6. Neither the patient nor the doctor should talk during the measurement
  7. The BP should be taken with the patient’s arm supported at the level of the heart; allowing the arm to hang down when the patient is sitting or standing will result in the brachial artery being 15 cm below the heart. As a result, the measured BP will be elevated by 10 to 12 mm Hg due to the added hydrostatic pressure induced by gravity.
  8. The stethoscope should be placed lightly over the brachial artery. The use of excessive pressure can increase turbulence and delay the disappearance of sound. The lower diastolic pressure reading may be artifactually reduced by up to 10 to 15 mmHg.
  9. The cuff should be deflated slowly at a rate of 2 to 3 mm Hg per heartbeat. The systolic pressure is equal to the pressure at which the brachial pulse can first be palpated or at which the pulse is first heard by auscultation (Korotkoff phase I).
  10. As the cuff is deflated below the systolic pressure, the pulse continues to be heard until there is abrupt muffling (phase IV) and, approximately 8 to 10 mm Hg later, disappearance of sound (phase V).
  11. The diastolic pressure is generally equal to phase V. The point of muffling should be used in those patients in whom there is more than a 10 mm Hg difference between phases IV and V. This can occur in children, and in high-output states such as thyrotoxicosis (hyperfunction of the thyroid), anemia (low Hb), and aortic regurgitation (leaking valve).
  12. The BP should be measured initially in both arms.
  13. If there is a disparity between the two arm readings, the arm with higher pressure should be used. Normal difference between two arms can be 3–5 mm Hg.
  14. The BP should be taken twice on each visit, with the readings separated by 1 to 2 minutes to allow the release of trapped blood. If the second value is > 5 mm Hg different from the first, continued measurements should be made until a stable value is attained. The correct value is average of the last two measurements.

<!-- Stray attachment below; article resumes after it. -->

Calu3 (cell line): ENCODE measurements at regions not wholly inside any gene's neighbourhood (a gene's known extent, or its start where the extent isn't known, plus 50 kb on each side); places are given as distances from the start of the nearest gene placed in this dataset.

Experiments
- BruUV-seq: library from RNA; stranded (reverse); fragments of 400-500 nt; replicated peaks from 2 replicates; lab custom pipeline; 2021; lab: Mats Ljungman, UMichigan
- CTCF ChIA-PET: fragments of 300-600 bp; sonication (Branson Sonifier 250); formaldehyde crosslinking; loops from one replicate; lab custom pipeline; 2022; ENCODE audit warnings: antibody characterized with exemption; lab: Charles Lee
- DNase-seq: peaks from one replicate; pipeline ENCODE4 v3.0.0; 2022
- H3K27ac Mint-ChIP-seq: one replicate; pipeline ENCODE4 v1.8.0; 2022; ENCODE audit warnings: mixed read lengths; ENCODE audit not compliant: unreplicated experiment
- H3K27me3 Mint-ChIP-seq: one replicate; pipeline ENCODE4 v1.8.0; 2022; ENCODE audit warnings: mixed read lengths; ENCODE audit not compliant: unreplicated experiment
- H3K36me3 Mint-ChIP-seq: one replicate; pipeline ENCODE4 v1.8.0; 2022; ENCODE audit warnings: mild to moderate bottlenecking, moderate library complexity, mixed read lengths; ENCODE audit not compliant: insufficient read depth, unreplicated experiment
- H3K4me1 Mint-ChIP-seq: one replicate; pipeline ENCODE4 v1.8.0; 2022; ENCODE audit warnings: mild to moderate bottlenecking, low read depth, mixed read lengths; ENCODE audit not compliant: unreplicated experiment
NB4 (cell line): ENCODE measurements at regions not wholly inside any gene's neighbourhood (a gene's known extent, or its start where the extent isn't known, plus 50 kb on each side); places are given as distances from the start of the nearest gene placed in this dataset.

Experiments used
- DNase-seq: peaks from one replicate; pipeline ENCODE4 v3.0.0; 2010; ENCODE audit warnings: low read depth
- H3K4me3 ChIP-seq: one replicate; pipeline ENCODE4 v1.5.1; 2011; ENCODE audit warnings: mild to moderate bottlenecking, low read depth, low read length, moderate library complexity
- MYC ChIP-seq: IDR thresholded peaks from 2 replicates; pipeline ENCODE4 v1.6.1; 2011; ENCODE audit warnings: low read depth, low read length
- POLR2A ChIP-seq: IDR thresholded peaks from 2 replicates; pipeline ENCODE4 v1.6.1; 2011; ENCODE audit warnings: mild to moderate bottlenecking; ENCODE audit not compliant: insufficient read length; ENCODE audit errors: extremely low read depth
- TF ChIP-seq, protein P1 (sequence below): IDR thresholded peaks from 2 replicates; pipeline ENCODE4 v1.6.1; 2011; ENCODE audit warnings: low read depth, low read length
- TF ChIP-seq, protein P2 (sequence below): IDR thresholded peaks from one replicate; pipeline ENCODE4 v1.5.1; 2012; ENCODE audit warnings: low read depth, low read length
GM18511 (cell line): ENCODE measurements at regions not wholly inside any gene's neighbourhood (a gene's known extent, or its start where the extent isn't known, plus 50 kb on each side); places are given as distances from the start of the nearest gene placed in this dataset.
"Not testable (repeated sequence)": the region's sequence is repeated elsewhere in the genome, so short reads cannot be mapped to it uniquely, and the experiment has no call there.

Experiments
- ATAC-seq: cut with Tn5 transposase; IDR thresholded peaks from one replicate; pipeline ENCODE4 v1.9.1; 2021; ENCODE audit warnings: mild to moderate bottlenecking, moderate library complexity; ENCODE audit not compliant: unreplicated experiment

15. There are occasional patients in whom the BP needs to be measured in the legs. The classic example is in cases of suspected coarctation of the aorta in which there is an arm–to–leg gradient.
  16. BP should be taken in the leg among women with breast cancer with bilateral axillary lymph node dissection. In unilateral axillary node dissection, BP should be taken in the opposite arm. The tourniquet effect may damage the lymphatics and exacerbate the arm edema. No precaution is needed if there has not been axillary node dissection.
  17. The systolic upper pressure in the leg is 10 to 20 % higher than that in the brachial (elbow) artery. Values > 10 % lower than brachial measurements are used to screen for significant peripheral vascular disease.
  18. Measurement of BP at the wrist may be more practical in obese people, since wrist diameter is not significantly affected.
  19. Systolic upper BP rises, and diastolic lower BP falls, in more distal arteries. In the wrist, the hydrostatic pressure related to the lower position of the wrist relative to the heart can result in a further false elevation of BP. This can be minimized by taking the BP with the wrist kept at the level of the heart.
  20. Errors can occur when the BP is taken at home or work by the patient or spouse, even when the instrument is accurate. The BP varies throughout the day. For monitoring therapy, the BP should be measured at roughly the same time each day and the relation to meals and medications noted. The patient should be instructed to wait to measure the BP if they have recently eaten a meal or exercised.
  21. Cuff inflation hypertension: A problem with self–measurement of BP is that the muscular activity used to inflate the cuff can acutely raise the BP by as much as 12/9 mm Hg. This dissipates within 5 to 20 seconds. Inflating the cuff to at least 30 mm Hg above supper BP and then allowing the mercury column to fall no more than 2 to 3 mm Hg per heartbeat is indicated both for accurate measurement and to permit this effect to disappear.
  22. One should take multiple BP measurements.
  23. In the absence of end–organ damage, the diagnosis of mild hypertension should not be made until the blood pressure has been measured on at least two additional visits, spaced over a period of one week or more. BP drops by an average of 10 to 15 mm Hg between the first and third visits in newly diagnosed patients, with a stable value not being achieved until more than six visits in some cases. Thus, many patients considered to be having high BP at the first visit may in fact be normal.
  24. If the BP is taken at home to diagnose or monitor treatment at least 12 to 14 measurements should be obtained, with both morning and evening measurements taken over seven workdays.

Dr KK Aggarwal
Editor in Chief